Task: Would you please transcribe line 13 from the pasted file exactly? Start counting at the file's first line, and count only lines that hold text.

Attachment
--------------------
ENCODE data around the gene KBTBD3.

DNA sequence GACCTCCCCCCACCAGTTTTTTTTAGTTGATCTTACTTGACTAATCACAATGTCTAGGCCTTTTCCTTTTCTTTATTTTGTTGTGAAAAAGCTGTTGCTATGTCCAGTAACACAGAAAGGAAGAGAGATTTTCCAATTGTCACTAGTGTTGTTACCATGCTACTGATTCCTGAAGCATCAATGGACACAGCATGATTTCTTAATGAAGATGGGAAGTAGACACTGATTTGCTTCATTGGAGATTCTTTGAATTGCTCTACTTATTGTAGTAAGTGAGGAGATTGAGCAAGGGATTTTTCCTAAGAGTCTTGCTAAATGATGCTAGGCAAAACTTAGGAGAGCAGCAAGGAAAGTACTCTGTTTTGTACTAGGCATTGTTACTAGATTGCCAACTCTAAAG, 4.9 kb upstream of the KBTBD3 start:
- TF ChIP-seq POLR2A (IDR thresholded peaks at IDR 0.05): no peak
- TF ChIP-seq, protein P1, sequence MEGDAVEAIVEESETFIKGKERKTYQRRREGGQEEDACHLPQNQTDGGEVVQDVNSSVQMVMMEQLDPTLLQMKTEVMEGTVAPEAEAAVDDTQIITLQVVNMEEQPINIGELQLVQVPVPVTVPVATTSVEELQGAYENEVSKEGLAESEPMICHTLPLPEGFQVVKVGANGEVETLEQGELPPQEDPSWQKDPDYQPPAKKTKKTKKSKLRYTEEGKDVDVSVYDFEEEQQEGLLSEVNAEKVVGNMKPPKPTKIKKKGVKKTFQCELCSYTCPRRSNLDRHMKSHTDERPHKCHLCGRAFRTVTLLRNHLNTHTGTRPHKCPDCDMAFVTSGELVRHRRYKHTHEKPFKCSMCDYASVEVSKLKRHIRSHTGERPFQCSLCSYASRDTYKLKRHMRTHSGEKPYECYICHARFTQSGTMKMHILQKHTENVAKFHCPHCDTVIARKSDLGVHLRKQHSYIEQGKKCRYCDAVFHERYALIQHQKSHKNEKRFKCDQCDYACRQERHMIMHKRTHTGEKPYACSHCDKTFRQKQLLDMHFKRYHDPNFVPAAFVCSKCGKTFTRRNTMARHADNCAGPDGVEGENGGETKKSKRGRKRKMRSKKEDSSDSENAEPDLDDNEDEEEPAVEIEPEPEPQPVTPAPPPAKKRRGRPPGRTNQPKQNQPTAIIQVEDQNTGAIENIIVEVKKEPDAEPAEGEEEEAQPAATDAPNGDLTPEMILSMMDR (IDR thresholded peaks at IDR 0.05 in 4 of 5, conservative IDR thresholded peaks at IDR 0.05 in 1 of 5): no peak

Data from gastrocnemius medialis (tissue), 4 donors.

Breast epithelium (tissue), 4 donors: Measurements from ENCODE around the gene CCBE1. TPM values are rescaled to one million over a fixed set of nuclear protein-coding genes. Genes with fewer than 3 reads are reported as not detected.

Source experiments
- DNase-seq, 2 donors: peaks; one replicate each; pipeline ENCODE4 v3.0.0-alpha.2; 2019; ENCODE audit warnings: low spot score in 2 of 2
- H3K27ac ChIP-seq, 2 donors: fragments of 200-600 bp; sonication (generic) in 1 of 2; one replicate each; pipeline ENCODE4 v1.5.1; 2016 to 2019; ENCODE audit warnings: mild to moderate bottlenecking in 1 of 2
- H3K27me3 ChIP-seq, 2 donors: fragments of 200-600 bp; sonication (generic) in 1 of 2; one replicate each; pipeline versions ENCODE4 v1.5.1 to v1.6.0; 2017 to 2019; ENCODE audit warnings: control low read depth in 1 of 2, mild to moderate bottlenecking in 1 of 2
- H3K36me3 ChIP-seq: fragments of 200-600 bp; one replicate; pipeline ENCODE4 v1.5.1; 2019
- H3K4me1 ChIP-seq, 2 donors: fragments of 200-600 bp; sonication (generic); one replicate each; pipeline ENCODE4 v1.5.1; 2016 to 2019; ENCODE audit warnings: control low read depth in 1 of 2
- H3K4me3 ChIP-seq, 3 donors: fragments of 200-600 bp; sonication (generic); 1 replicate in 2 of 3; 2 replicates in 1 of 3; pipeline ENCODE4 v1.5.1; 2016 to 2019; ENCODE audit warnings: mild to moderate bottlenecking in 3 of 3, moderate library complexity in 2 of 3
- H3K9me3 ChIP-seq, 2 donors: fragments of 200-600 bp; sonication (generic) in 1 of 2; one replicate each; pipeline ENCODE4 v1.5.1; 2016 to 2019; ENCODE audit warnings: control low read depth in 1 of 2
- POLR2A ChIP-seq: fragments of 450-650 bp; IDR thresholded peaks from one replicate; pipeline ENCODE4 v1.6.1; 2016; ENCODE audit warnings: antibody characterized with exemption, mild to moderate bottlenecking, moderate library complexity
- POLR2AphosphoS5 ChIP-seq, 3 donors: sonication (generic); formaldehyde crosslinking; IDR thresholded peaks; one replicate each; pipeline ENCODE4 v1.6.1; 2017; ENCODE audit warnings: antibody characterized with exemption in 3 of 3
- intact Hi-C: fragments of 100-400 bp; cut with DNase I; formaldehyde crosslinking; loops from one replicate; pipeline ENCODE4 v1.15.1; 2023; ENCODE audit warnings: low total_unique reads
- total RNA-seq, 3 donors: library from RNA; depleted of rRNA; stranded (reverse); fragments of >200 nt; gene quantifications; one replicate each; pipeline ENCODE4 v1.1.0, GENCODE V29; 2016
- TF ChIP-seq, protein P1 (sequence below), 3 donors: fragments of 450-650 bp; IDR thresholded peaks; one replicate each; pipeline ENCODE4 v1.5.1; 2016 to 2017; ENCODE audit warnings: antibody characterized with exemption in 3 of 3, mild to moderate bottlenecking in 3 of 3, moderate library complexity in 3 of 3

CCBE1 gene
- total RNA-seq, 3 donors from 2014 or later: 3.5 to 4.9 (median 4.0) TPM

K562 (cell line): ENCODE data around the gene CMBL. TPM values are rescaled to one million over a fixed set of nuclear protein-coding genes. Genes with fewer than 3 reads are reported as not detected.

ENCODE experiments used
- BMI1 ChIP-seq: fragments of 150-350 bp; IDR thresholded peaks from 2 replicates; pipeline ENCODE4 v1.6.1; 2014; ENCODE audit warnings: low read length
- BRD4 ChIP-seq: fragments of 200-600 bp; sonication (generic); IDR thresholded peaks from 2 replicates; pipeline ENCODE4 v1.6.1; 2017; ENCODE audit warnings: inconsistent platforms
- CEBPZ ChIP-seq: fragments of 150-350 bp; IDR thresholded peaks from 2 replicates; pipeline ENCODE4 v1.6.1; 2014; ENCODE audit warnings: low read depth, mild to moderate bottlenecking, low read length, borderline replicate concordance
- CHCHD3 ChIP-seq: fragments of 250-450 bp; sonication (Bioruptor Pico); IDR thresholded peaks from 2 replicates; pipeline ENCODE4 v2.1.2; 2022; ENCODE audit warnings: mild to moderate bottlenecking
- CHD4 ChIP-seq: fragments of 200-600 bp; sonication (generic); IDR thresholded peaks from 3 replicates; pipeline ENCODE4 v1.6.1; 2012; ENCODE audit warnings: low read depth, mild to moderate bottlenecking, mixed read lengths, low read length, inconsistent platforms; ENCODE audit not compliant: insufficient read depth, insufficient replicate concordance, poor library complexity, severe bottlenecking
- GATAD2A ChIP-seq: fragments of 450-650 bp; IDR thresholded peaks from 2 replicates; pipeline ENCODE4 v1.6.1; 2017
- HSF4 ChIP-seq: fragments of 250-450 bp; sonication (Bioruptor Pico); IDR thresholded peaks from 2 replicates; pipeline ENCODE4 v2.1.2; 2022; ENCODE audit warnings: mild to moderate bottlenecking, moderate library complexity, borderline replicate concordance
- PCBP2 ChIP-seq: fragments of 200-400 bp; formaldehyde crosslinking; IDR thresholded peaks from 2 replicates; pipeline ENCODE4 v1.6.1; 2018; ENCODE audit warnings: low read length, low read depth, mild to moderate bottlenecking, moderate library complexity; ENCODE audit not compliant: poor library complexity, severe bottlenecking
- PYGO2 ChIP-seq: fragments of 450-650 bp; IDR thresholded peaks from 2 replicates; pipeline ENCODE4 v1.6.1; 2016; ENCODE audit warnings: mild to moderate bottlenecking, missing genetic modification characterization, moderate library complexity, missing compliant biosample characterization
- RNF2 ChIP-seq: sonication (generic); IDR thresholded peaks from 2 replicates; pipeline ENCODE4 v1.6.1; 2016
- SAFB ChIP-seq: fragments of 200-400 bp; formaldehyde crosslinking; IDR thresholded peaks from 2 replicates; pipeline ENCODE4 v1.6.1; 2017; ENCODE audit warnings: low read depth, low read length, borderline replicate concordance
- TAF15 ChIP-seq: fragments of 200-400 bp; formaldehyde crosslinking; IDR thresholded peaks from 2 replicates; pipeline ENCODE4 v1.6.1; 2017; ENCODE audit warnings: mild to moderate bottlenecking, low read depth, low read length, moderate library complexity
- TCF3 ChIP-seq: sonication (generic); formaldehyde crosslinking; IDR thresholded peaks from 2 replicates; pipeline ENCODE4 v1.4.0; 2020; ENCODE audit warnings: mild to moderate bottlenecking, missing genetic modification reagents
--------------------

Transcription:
- H3K4me3 ChIP-seq, 3 donors: fragments of 200-600 bp; sonication (generic); 1 replicate in 2 of 3; 2 replicates in 1 of 3; pipeline ENCODE4 v1.5.1; 2016 to 2019; ENCODE audit warnings: mild to moderate bottlenecking in 3 of 3, moderate library complexity in 2 of 3